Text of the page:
Keane's Unclaimed Property Blog

NJ Abandoned Property: Gift Card and Travelers Check Amendment

American Express as well as the New Jersey Retail Merchants Association have targeted a recent law which altered the length of time upon which the state can seize travelers check and unused gift card balances. American Express is concerned with travelers checks and the NJRMA is unhappy with the law’s implications on gift cards.

New Jersey state treasurer, Andrew P. Sidamon-Eristoff, has been hit with two law suits concerning a measure approved back in June of 2010 which was part of the budget recommended by Governor Christie. The budget called for changes to when a travelers check or gift card could be considered as abandoned, resulting in an estimated $80 million for the state. Gift cards alone are estimated to generate $33-55 million.

The recent amendment included gift cards for the first time ever in the New Jersey Uniform Unclaimed Property Act. The adjustment declares cards that have been unused for two years as unclaimed property.

The same amendment addressed travelers checks, stating that the previous 15 year period would be reduced to 3 years concerning when a check may be “presumed abandoned”. This cleared the treasury to seize proceeds from as far back as 1994 according to the American Expresss suit which also openly identifies New Jersey as the only state that does not adhere to the standard, 15-year period.

American Express believes that the amendment interferes with the power of Congress to regulate trade amongst states, which is granted through the Constitution’s commerce clause. Mainly, American Express views the new 3 year period as a threat to their business in the state because they typically generate a return by investing the unused money until the check holder spends or cashes the balance. As a result of a September 13th hearing of the Assembly Consumer Affairs committee where merchants expressed concern, two Democratic Assemblymen introduced a bill on September 20th that would revert the amendment as it applies to travelers checks.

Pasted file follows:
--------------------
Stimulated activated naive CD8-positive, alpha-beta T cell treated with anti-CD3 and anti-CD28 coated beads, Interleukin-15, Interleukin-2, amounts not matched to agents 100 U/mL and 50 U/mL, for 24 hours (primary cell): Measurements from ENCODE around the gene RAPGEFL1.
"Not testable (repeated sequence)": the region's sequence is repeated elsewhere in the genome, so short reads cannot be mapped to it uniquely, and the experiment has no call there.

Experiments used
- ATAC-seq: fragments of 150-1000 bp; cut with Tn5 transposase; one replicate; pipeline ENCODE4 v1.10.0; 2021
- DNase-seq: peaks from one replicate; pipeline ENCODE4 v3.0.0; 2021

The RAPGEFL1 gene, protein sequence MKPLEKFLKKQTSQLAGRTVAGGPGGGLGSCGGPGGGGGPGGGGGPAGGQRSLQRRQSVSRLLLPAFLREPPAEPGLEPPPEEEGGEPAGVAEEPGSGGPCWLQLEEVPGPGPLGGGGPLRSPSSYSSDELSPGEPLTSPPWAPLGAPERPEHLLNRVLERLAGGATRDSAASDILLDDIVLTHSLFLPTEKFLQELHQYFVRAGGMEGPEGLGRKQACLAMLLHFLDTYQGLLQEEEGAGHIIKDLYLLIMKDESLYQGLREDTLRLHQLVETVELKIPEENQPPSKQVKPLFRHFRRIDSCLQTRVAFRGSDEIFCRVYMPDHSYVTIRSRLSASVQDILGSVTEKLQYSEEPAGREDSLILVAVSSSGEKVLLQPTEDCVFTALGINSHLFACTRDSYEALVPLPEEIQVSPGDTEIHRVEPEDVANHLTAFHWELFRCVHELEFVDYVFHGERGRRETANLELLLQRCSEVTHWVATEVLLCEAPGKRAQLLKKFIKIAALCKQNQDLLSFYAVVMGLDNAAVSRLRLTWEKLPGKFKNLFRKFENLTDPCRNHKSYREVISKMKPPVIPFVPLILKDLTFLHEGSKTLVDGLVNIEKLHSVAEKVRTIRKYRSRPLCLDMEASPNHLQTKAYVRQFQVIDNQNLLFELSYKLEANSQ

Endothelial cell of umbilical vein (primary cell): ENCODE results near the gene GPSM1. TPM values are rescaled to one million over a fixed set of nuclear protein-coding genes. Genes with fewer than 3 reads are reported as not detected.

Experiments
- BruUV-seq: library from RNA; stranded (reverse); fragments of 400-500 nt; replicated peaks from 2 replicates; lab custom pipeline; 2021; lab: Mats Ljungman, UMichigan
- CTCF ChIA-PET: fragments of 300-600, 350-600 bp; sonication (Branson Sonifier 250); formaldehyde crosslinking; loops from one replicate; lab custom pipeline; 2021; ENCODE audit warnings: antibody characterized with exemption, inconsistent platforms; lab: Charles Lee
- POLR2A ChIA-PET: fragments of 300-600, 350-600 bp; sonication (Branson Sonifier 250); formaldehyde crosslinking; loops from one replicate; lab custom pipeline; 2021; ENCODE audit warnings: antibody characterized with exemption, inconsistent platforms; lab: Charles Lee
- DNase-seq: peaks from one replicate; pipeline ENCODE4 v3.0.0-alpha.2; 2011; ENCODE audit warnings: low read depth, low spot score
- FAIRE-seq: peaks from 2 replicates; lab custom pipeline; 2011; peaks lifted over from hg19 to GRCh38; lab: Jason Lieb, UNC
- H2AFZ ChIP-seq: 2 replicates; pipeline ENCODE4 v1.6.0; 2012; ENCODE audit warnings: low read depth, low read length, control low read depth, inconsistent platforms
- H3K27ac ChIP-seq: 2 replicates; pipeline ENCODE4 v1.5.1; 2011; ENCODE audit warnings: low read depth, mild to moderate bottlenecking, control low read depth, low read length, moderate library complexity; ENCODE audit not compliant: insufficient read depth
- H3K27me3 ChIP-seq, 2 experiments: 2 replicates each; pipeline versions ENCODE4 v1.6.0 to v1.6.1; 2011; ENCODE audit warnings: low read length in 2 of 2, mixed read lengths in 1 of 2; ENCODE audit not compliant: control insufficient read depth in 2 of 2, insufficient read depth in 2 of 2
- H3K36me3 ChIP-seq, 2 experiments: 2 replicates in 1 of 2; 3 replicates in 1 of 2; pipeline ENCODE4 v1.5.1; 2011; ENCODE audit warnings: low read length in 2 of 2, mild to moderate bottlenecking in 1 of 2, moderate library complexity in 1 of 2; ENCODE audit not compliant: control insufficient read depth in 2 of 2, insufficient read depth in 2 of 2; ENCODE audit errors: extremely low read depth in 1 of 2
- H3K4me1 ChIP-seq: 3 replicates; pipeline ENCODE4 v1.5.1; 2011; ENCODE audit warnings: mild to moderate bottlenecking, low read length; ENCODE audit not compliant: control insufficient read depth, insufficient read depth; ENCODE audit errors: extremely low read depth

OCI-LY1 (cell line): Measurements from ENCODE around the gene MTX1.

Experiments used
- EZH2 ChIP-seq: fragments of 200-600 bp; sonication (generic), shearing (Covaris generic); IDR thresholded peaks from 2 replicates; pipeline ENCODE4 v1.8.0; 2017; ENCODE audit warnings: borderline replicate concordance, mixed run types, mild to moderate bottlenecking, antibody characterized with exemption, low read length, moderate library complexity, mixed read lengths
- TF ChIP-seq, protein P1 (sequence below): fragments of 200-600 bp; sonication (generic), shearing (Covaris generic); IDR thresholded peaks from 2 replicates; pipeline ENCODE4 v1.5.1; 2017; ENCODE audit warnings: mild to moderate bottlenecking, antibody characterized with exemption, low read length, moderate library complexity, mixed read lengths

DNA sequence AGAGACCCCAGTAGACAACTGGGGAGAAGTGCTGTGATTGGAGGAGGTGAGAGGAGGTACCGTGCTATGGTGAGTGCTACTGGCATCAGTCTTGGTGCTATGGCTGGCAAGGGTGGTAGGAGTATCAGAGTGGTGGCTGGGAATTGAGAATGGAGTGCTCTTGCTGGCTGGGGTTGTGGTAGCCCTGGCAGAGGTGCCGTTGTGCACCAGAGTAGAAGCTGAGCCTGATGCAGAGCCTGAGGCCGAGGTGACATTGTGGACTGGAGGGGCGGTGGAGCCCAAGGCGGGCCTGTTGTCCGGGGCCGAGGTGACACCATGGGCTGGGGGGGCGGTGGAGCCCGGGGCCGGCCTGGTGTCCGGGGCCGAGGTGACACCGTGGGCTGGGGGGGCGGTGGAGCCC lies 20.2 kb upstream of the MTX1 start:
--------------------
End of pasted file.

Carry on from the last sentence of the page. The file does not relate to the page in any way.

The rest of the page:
John Holub, president of the NJ Retail Merchants Association, said “We recognize the challenges New Jersey faces in achieving a balanced budget.” But the amendments “are in conflict with the federal system, which is binding on all states,” he added.

The NJRMA also disagrees with the section of the amendment requiring record keeping by retailers for the names and addresses of the “purchaser or owner” of every card. The intent was for there to be proof that a purchase took place within borders of New Jersey.

A clarification document was released from the NJ treasurer stating that only the zip codes of the purchaser must be recorded and that the recent amendment does not prevent a holder from reclaiming their money back from the state.

This article was inspired by this article in The Record concerning NJ Gift Cards and Travelers Checks.

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Abandoned Property, Abandoned Property Law, Dormancy Periods, Escheat Law, Escheatment, Gift Card Escheatment, State Escheatment, Travelers Checks, Unclaimed Property, Unclaimed Property Law


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